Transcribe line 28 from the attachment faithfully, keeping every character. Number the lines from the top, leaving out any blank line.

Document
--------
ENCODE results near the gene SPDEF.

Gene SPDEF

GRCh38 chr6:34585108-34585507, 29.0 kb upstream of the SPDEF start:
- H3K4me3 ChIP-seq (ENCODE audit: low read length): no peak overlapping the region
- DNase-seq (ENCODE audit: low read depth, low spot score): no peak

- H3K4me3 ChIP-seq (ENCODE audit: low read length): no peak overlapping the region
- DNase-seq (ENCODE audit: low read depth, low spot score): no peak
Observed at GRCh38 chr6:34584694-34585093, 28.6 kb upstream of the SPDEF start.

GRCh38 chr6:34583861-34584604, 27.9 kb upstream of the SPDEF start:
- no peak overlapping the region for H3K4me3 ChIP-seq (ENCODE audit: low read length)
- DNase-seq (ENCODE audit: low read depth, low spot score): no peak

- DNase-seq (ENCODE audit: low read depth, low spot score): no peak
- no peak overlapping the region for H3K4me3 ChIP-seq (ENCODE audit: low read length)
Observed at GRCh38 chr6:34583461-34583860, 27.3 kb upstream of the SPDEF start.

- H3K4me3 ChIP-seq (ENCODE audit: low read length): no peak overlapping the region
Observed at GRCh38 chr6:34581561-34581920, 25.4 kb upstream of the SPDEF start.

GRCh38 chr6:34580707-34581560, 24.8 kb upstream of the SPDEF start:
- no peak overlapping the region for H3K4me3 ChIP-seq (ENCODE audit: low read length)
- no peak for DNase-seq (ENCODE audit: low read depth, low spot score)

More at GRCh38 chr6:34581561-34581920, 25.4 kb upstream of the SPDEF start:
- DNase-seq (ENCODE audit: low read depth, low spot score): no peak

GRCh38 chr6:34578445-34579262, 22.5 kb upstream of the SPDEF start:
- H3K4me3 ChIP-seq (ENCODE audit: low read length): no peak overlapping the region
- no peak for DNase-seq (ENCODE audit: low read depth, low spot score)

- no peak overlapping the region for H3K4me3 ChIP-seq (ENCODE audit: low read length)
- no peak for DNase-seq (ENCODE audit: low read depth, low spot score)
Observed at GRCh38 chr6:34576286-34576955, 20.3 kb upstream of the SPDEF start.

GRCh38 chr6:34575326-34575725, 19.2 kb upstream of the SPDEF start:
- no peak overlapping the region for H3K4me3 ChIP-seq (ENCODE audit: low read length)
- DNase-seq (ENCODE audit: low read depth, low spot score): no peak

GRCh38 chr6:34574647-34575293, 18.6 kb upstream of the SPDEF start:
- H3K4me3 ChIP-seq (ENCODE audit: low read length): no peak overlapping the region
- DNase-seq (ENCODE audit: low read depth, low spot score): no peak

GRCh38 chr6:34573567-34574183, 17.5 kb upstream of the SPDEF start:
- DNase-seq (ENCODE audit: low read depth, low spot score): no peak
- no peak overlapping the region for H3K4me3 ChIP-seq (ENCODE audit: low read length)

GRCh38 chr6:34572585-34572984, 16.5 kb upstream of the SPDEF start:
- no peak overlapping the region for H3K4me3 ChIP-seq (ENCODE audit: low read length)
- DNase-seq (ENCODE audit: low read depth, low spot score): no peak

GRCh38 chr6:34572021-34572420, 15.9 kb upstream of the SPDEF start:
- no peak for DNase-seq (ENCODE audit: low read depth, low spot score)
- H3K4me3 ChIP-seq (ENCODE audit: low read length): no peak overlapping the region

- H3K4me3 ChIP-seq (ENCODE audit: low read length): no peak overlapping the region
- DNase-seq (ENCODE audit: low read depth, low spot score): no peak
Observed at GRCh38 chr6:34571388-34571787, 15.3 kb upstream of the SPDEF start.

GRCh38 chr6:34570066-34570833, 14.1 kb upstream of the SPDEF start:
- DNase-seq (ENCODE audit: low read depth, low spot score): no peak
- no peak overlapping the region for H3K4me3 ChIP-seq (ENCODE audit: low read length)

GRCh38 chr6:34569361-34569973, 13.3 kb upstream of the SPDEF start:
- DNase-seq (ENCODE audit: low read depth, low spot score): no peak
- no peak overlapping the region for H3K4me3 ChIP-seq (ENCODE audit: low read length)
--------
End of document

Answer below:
GRCh38 chr6:34575326-34575725, 19.2 kb upstream of the SPDEF start: